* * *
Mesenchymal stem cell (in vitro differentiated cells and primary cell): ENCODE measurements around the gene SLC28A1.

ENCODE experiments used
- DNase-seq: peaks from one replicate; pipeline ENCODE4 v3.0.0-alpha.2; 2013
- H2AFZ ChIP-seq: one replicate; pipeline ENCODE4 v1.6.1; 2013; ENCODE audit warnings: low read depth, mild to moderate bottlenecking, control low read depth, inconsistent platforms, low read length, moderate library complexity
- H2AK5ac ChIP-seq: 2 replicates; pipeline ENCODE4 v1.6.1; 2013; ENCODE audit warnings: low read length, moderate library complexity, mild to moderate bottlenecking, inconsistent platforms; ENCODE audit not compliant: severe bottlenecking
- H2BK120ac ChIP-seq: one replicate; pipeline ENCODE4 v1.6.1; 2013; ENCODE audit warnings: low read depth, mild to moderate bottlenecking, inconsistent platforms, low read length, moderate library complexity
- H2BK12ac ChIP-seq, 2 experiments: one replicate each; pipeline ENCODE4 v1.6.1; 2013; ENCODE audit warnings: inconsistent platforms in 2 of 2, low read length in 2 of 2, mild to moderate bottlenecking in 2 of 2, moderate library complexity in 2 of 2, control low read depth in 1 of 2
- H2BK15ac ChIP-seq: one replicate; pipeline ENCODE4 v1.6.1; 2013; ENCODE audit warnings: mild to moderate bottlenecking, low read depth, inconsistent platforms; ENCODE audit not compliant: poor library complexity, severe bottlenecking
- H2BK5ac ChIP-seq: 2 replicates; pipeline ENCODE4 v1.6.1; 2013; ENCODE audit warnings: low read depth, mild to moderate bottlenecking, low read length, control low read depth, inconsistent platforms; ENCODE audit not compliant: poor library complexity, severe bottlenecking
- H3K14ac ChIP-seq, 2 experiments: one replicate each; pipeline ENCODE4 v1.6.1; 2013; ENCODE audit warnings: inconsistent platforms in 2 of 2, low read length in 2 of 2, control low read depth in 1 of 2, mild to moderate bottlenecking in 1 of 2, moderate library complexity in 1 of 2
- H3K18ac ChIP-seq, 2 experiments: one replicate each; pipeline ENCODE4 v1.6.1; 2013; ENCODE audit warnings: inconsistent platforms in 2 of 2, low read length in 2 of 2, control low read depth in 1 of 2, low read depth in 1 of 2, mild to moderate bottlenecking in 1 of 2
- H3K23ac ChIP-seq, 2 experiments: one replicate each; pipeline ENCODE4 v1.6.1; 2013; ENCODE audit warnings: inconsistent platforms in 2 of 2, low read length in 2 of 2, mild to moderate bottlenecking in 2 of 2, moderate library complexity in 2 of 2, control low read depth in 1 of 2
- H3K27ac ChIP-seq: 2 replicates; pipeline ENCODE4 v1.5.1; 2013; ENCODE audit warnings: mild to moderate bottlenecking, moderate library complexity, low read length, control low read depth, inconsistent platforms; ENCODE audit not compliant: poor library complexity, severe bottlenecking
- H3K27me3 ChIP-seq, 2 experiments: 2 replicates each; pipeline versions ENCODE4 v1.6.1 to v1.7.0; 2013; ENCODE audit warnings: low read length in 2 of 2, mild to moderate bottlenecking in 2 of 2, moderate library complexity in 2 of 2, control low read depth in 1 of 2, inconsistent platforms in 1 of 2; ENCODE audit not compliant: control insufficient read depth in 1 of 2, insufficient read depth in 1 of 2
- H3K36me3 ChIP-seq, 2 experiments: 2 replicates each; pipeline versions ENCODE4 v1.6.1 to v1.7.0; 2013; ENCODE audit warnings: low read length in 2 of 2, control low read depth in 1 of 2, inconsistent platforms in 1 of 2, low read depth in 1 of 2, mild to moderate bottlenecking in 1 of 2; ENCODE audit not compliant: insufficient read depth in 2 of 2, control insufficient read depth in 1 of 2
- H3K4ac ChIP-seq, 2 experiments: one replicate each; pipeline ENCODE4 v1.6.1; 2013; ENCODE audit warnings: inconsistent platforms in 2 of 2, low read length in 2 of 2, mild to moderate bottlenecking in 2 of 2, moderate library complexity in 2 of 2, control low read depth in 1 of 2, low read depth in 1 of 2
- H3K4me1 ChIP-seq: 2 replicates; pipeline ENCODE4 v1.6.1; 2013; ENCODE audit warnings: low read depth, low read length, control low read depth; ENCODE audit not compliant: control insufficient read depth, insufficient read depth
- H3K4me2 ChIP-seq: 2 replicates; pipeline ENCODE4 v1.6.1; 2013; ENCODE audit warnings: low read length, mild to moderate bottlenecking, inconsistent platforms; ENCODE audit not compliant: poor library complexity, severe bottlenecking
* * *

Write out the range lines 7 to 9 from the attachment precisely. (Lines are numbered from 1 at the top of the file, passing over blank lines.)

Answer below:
- H2BK12ac ChIP-seq, 2 experiments: one replicate each; pipeline ENCODE4 v1.6.1; 2013; ENCODE audit warnings: inconsistent platforms in 2 of 2, low read length in 2 of 2, mild to moderate bottlenecking in 2 of 2, moderate library complexity in 2 of 2, control low read depth in 1 of 2
- H2BK15ac ChIP-seq: one replicate; pipeline ENCODE4 v1.6.1; 2013; ENCODE audit warnings: mild to moderate bottlenecking, low read depth, inconsistent platforms; ENCODE audit not compliant: poor library complexity, severe bottlenecking
- H2BK5ac ChIP-seq: 2 replicates; pipeline ENCODE4 v1.6.1; 2013; ENCODE audit warnings: low read depth, mild to moderate bottlenecking, low read length, control low read depth, inconsistent platforms; ENCODE audit not compliant: poor library complexity, severe bottlenecking